About Chef Sue Zemanick
Chef Sue Zemanick began her foray into cooking at just 14 years old in her hometown of Wilkes-Barre, Pennsylvania. At an early age of 18, she began studies at the Culinary Institute of America in New Hyde Park, NY. She went on to graduate at the top of her class and even stayed to become a chef-instructor for the prestigious New York culinary school’s seafood program. Soon thereafter, she did her externship with Chef Rick Moonan at Oceana in New York.
In 2003, she moved to New Orleans and quickly landed a position with Tory McPhail of Commander’s Palace, and a year later with Susan Spicer of Bayona. After cooking in the Big Easy for just two years, she was invited to be Executive Chef at the iconic Gautreau’s – three weeks before Hurricane Katrina hit. The storm shut the restaurant down for a year and a half.
Upon her return to the re-opened Gautreau’s, her career took a meteoric rise in the culinary world.
Her most recent recognition came from the James Beard Foundation awarding her “Best Chef South.” Prior to winning this award, she was chosen as one of the top 5 finalists for the James Beard Award in the category“Rising Star” for three consecutive years – a national award recognizing chefs under the age of thirty who exhibit superior talent in the kitchen.
Sue competed twice on Bravo’s “Top Chef Masters,” Season’s 3 and 5, as well as serving as Guest Judge on “Top Chef New Orleans” 2013. She was also named “Top Ten Best New Chef” (Food & Wine Magazine 2008), and “Chef of the Year” (New Orleans Magazine, 2008).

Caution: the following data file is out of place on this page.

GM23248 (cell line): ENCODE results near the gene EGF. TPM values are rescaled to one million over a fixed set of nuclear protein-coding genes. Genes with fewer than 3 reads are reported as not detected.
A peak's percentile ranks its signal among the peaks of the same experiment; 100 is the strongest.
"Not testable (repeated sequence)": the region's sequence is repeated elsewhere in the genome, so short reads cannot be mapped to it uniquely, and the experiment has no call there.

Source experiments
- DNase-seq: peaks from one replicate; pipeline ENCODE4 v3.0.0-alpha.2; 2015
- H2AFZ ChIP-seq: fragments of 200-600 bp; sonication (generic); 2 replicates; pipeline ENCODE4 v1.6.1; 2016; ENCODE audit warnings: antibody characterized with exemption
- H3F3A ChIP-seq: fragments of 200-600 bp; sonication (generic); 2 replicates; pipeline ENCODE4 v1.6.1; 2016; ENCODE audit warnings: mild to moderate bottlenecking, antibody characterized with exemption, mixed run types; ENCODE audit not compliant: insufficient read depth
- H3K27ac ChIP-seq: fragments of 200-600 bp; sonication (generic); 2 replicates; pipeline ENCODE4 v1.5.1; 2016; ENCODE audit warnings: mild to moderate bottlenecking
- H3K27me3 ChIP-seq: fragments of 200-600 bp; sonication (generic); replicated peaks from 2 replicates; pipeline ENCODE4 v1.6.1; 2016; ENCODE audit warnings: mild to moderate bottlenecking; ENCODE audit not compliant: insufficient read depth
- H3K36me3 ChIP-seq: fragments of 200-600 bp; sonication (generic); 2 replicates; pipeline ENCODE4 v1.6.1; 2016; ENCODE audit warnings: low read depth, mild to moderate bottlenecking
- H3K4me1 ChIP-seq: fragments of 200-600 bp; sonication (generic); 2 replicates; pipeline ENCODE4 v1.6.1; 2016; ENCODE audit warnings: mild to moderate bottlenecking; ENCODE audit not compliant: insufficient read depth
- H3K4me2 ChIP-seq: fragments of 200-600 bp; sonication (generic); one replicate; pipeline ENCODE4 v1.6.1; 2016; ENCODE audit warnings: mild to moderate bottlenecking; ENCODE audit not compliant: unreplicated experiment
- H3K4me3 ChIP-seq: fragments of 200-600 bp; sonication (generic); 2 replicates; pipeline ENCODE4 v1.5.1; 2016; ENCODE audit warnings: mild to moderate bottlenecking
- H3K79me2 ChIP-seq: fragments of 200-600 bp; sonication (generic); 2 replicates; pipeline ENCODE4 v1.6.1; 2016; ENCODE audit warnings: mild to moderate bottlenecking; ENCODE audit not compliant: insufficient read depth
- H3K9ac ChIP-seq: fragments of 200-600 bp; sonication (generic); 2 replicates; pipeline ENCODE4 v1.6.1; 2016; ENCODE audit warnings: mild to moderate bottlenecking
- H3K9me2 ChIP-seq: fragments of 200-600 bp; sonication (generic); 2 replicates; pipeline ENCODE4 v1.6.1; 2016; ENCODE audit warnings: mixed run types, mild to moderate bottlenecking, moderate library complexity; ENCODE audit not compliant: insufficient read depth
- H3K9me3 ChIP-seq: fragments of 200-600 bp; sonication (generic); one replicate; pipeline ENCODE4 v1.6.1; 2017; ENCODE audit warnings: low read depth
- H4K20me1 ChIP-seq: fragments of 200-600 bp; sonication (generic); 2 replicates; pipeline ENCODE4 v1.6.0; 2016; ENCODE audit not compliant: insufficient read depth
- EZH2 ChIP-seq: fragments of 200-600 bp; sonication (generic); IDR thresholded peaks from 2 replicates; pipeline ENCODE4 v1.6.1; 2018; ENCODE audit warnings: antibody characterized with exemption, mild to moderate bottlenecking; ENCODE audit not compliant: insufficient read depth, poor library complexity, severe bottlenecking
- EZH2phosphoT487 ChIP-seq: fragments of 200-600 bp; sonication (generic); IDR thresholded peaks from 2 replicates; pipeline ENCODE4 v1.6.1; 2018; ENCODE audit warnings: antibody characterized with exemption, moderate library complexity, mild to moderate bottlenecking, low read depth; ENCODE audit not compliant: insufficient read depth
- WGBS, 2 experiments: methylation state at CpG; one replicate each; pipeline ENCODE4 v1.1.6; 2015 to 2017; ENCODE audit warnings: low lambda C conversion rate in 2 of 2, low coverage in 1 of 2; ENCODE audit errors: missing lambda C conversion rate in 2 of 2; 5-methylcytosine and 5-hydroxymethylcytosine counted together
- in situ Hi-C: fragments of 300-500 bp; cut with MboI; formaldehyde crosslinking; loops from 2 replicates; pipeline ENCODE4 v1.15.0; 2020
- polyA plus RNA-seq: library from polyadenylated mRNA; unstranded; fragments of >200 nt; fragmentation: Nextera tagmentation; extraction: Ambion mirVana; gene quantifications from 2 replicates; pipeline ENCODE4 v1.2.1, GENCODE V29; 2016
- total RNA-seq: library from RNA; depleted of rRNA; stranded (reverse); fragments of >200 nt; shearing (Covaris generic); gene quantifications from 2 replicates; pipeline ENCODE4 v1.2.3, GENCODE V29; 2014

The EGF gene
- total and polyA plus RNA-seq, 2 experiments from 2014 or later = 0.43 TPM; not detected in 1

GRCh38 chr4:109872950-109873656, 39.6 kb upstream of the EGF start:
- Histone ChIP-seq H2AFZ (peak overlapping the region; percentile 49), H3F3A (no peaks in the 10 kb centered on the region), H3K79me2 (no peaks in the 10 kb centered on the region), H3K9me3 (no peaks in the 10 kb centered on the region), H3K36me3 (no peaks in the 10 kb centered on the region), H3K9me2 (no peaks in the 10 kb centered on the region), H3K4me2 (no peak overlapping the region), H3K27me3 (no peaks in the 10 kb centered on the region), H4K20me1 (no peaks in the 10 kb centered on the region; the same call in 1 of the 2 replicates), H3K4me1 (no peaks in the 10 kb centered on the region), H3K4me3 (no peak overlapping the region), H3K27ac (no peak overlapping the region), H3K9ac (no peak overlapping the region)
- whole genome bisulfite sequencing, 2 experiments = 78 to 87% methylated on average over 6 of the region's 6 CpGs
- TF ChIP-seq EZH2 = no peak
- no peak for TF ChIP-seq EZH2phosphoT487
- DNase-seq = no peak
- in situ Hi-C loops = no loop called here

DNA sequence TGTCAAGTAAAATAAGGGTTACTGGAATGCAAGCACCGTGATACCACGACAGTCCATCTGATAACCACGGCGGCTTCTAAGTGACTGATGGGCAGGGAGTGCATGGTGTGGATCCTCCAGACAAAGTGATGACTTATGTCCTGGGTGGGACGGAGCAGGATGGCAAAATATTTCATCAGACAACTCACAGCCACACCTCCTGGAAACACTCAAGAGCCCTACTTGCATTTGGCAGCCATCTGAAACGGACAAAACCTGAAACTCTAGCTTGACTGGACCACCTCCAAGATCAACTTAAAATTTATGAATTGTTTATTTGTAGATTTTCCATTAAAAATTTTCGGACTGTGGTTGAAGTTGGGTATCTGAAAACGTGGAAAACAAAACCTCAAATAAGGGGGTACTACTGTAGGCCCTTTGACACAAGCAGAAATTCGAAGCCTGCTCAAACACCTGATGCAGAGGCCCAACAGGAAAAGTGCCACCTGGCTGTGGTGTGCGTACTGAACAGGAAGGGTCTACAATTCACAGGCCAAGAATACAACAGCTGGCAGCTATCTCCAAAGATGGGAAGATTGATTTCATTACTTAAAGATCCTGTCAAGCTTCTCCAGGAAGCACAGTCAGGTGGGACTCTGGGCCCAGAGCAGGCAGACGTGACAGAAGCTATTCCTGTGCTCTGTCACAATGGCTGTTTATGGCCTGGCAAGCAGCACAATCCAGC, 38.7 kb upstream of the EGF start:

The menu at Gautreau’s has an emphasis on local seafood and is described as Modern American, a mix of French and American, with an occasional dash of New Orleans.
Now read our exclusive interview with Chef Sue Zemanick.
H2FAL: How did you get your start in cooking?
SZ: I started cooking in a professional kitchen when I was 14 years old. My uncle owned a catering business and I come from a family of amazing home cooks.
H2FAL: Did you learn to cook at home, in addition to cooking school?
SZ: Yes, both my grandmothers were wonderful cooks who taught me our family recipes.
H2FAL: You have a passion and a high level of expertise in seafood. Being born and raised in PA, how did this come about?
SZ: My love for seafood came from my parents’ love for crab, lobster and clams. My true passion for seafood came about at the Culinary Institute of America. After I graduated I did a one-year fellowship in seafood.
H2FAL: What brought you to New Orleans?
SZ: My love of music and seafood.
H2FAL: New Orleans is one of the greatest culinary cities in the world. Why do you think this is?
SZ: New Orleans has such a unique take on cooking and seasoning. People that live here respect the culture and history of this melting pot. Tradition is an important part of our cuisine.
H2FAL: Describe life at Gautreau’s, post-Katrina:
SZ: After Katrina we were closed for a year and a half. During that time while we rebuilt, I cooked privately for many of our customers. Everyone one was so excited when we finally reopened and business has been booming ever since.
H2FAL: If you were on Iron Chef, what ingredient would you hope to be the themed ingredient for the cooking battle?
SZ: Blue Crabs – the meat is so sweet and delicious, very versatile
H2FAL: What’s your indulgence food?
SZ: Fried Chicken
H2FAL: Is there anything you won’t eat?
H2FAL: Would you ever consider being on Top Chef Masters again?
H2FAL: What’s an upcoming trend in cooking?
SZ: I think people are going to be focusing on pairing small batch produced spirits and sake with food. Also doing juice pairings as and alternative to wine or beer pairings.
Thank you so much to Chef Sue Zemenick for taking the time to talk to us. You and your amazing food are such an inspiration!
When in New Orleans, don’t miss an absolutely amzing NOLA dining experience:
Gautreau's 1728 Soniat St. New Orleans, LA
Reservations are strongly suggessted